We’re publishing a new postcard today in our ongoing series – “Around the World in 80 Lockdowns”. This one is from Itoshima in Japan. As the author points out, restrictions were voluntary during the first state of emergency in Japan, it only lasted six weeks, and then there were practically none until January 15th of this year when a second state of emergency was declared – and now that’s been ended everywhere apart from Tokyo. In spite of this, Japan’s total death toll is only 8359. Here’s an extract:
I’m not sure about the lockdowns in other countries, but during our state of emergency the Japanese government didn’t have the legal authority to restrict people’s actions. They essentially asked people to stay home, work from home and limit their movements, and generally the public has been extremely co-operative. This is because Japan has been traumatised by the Government having too much power in the past so now the Government tries to first rely on citizens complying voluntarily before resorting to force. We didn’t have any fines for not wearing face masks or opening businesses until much later.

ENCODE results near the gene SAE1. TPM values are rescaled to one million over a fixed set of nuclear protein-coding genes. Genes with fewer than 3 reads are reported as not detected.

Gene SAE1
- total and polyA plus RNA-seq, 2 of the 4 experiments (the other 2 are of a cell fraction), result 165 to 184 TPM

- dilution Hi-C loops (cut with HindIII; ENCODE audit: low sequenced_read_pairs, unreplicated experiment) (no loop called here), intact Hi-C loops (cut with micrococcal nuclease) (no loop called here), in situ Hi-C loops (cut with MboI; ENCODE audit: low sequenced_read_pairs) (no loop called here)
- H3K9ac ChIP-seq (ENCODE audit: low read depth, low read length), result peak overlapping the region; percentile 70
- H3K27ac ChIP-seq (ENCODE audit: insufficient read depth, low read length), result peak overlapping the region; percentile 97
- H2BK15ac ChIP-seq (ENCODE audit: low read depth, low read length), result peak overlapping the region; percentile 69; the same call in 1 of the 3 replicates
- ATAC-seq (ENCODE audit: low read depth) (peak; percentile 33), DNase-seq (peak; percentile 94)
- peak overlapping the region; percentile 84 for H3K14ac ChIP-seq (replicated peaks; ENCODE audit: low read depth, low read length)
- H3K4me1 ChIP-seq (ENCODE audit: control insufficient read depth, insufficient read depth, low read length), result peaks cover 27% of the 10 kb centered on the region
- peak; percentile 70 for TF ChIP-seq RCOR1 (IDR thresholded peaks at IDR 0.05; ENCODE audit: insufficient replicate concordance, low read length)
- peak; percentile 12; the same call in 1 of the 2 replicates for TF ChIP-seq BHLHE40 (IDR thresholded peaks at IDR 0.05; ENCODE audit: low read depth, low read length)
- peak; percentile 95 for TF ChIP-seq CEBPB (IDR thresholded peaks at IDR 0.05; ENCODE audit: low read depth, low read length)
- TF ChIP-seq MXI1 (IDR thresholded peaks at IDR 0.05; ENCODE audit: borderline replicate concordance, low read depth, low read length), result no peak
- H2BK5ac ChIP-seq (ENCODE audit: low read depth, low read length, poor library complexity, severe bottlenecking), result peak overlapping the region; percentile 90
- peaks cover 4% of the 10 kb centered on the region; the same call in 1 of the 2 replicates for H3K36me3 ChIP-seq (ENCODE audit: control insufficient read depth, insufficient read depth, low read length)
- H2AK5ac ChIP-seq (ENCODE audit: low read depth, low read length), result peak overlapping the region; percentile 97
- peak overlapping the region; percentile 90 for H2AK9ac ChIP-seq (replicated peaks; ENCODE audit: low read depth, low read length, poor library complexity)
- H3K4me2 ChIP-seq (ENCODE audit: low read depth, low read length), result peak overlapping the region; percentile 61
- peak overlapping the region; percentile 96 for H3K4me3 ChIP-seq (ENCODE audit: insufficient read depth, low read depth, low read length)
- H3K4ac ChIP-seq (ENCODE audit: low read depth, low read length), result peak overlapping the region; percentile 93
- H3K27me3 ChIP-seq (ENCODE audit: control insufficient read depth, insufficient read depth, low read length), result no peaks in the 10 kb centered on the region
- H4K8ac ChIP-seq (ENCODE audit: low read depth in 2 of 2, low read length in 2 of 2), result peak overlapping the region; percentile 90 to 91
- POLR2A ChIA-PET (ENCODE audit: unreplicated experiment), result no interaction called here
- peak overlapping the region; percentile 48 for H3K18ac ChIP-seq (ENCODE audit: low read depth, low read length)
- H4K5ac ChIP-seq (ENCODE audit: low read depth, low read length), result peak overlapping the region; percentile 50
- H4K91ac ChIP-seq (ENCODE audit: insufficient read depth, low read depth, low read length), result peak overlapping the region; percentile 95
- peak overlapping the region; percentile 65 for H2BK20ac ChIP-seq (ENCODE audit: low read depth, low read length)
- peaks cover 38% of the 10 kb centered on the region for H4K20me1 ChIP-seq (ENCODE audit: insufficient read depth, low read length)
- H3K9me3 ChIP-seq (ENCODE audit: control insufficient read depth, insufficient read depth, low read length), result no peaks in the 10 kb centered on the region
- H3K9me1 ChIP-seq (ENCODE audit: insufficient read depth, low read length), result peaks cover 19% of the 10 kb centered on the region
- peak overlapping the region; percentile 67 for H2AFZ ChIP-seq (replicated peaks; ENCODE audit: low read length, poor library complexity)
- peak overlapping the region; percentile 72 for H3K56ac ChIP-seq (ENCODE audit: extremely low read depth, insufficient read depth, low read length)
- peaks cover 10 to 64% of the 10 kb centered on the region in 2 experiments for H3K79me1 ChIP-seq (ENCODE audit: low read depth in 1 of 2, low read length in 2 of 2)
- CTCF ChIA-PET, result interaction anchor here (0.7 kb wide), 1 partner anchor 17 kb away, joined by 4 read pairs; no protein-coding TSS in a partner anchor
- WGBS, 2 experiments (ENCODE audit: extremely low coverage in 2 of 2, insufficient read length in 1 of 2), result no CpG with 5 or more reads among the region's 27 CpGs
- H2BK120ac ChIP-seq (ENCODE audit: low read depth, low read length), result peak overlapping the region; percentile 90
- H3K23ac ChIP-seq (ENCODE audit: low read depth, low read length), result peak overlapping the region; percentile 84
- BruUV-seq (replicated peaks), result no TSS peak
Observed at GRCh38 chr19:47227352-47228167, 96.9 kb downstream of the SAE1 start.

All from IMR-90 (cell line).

The first state of emergency was only for about a month and half and Japan successfully flattened the curve, but it was simply because of the citizens’ discipline, obedience and social pressure. Regardless of no forced restrictions, businesses and individuals voluntarily followed the request, which led to less compensation from the Government because they didn’t force us to stop working.
Worth reading in full.